For First Time, Israel Releases Details of How Its $126 Billion in Exports and Imports Are Transported

Analysis produced in an effort to shape government transportation policy, assess impact of trade on the environment and provide information in accordance with a UN trade statistics program.

Moti Bassok
Moti Bassok
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Shipping containers in Ashdod Port.
Shipping containers in Ashdod Port.Credit: Ilan Assayag
Moti Bassok
Moti Bassok

Figures released by the Central Bureau of Statistics Monday show that the country’s exports are largely sent abroad by air but imports come into Israel by sea for the most part. This was the first time the statistics agency has released such data on how goods coming into the country or leaving it are transported.

Israel imported at total of $62.1 billion worth of goods in 2015 and exported $64.1 billion, the statistics agency said in releasing its analysis, which was produced in part in an effort to shape government transportation policy, assess the impact of trade on the environment and provide information in accordance with the United Nations’ International Merchandise Trade Statistics program.

Just over 62% of the value of the goods imported into the country in 2015 were sent by ship while by value, just under 30% of the goods exported from Israel were transported by ship, the statistics bureau said. Fully 69% of the value of Israel’s exports were sent by air last year, but only 37% of imported goods, by value, came into the country by air.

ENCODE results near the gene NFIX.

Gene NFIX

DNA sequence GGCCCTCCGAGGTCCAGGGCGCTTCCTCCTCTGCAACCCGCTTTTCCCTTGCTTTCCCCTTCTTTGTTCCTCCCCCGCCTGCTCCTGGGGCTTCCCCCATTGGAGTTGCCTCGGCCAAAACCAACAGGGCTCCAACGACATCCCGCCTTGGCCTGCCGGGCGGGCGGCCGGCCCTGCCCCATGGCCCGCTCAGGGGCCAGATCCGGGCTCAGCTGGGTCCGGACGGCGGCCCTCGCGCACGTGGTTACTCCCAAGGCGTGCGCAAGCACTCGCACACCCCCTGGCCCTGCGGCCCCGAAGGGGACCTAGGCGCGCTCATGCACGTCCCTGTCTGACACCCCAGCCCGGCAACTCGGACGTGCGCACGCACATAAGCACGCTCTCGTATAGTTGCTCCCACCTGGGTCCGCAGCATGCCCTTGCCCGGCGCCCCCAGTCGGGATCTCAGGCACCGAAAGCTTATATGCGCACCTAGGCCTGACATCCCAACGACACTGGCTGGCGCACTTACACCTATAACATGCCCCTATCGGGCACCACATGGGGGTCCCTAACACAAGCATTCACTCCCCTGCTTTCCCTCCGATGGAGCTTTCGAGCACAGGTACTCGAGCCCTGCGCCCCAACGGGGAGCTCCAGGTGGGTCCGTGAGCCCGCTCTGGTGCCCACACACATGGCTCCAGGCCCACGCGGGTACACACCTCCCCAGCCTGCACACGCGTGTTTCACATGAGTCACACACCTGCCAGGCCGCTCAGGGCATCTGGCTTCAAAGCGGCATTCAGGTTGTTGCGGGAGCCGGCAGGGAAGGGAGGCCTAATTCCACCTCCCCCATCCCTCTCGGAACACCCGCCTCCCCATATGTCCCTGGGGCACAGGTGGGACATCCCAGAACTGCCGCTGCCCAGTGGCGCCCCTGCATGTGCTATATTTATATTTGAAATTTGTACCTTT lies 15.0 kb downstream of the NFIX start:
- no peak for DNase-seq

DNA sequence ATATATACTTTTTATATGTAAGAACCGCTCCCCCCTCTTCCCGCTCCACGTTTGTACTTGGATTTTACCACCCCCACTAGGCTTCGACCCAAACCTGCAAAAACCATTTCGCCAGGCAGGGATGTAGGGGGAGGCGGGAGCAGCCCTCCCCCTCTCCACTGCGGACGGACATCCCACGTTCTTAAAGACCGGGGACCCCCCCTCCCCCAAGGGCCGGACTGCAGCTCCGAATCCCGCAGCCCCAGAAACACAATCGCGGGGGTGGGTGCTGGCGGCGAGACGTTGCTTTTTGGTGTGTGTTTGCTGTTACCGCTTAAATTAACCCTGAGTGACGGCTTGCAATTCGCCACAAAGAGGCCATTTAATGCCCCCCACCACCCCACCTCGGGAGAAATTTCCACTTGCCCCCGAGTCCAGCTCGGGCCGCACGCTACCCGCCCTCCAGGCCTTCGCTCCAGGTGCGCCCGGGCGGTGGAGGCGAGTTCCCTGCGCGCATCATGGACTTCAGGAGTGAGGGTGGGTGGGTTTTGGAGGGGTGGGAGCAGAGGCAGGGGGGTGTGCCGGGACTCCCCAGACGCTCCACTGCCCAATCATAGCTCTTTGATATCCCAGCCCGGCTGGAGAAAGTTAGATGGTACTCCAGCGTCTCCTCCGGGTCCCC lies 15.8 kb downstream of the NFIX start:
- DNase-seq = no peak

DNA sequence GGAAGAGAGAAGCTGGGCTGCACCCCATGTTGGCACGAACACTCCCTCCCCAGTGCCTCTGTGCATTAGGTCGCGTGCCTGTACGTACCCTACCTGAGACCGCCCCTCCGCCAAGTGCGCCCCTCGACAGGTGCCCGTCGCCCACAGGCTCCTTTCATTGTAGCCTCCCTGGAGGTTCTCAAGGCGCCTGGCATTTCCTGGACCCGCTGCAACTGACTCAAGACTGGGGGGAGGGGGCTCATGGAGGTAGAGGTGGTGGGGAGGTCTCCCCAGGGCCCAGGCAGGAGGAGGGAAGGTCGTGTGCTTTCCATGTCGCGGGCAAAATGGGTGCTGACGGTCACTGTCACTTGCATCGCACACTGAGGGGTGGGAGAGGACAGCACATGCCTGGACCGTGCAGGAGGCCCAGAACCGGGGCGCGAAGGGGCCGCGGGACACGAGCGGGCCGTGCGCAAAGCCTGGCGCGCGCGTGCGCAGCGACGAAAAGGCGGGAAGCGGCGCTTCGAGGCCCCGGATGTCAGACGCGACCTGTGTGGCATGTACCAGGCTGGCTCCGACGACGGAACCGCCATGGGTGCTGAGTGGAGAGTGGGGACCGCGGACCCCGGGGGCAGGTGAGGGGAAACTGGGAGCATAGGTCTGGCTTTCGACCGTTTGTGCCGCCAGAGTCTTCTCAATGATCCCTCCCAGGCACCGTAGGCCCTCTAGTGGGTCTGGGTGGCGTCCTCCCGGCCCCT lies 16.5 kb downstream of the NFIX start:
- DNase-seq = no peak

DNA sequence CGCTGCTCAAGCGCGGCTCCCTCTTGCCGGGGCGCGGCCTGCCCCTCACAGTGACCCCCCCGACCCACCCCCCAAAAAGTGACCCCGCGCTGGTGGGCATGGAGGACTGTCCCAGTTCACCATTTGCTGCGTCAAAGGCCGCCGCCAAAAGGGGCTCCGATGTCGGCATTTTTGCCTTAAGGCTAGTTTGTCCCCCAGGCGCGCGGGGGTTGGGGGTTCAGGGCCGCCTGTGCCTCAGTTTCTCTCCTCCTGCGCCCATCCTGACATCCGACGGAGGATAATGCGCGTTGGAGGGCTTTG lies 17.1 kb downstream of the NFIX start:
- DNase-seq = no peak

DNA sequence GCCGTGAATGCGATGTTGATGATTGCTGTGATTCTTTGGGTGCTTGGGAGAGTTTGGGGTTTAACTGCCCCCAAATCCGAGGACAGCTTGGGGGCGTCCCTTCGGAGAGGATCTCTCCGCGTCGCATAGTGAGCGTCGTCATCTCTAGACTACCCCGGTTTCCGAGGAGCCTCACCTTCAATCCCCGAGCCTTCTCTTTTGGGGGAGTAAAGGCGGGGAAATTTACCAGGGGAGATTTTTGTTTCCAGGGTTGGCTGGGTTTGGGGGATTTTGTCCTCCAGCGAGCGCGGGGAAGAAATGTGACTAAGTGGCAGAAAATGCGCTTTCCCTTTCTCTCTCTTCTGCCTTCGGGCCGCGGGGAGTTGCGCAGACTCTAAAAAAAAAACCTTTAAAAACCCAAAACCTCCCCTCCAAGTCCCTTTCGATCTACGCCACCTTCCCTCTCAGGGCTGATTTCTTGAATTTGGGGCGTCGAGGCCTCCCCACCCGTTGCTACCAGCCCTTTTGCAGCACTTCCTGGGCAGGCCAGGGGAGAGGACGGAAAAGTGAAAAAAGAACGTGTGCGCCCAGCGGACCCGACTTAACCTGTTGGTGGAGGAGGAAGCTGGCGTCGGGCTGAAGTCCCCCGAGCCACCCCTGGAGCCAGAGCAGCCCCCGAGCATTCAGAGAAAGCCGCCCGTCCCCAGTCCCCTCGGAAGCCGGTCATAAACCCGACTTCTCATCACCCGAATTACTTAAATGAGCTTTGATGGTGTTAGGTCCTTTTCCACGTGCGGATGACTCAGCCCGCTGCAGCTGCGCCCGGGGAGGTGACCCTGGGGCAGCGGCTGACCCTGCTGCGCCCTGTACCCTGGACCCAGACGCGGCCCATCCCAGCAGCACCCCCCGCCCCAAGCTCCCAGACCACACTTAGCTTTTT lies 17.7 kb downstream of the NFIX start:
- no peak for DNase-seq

The value of goods imported and exported by air is somewhat skewed by the fact that Israel is a major diamond polishing and trading center, and diamonds coming in and out of the country are transported by air. In addition to diamonds and other precision stones, the primary categories of imports transported to Israel by air include pearls and other jewelry, and electrical products. The categories of exports are similar.

Fully 22.3% of all imports by air were from the United States, followed by Belgium – also a diamond center – at 8.2%, China at 7.8% and Germany at 6.3%. Of Israeli exports by air, 31.4% were shipped to the U.S., 11.7% to Hong Kong, 5.5% to elsewhere in China and 7.3% to the United Kingdom.

With regard to goods brought to Israel by sea, the major categories include fuel and oils, motor vehicles and vehicle parts. Israel’s exports sent by sea include chemical products, machinery and mechanical instruments, and computer equipment. Chinese merchandise represented 16.1% of all goods imported into Israel by sea, followed by Turkish goods at 7.2%, goods from the U.S. at 7.1% and products from Germany at 6.6%. When it comes to Israeli exports shipped by sea, 21.5% were destined to the U.S., 8.2% to Turkey, 6.9% to the Netherlands and 4.3% to China.

In 2015, $38.7 billion of merchandise was imported into Israel by sea, representing 62.3% of all the country’s imports last year. Another $22.9 billion in goods, 37% of the total, were brought into Israel by air. The remaining 0.7% balance represents shipments by land, by parcel post and the like.

Imports by air would have been substantially less were it not for Israel’s role in the diamond industry. About $6.9 billion worth of diamonds, representing 11.1% of the goods shipped by air, were brought into the country last year. On the export side, $44.4 billion in goods were exported by air last year and $18.9 billion by sea. Diamond exports represented a hefty 27.5% of the value of all exports by air last year.

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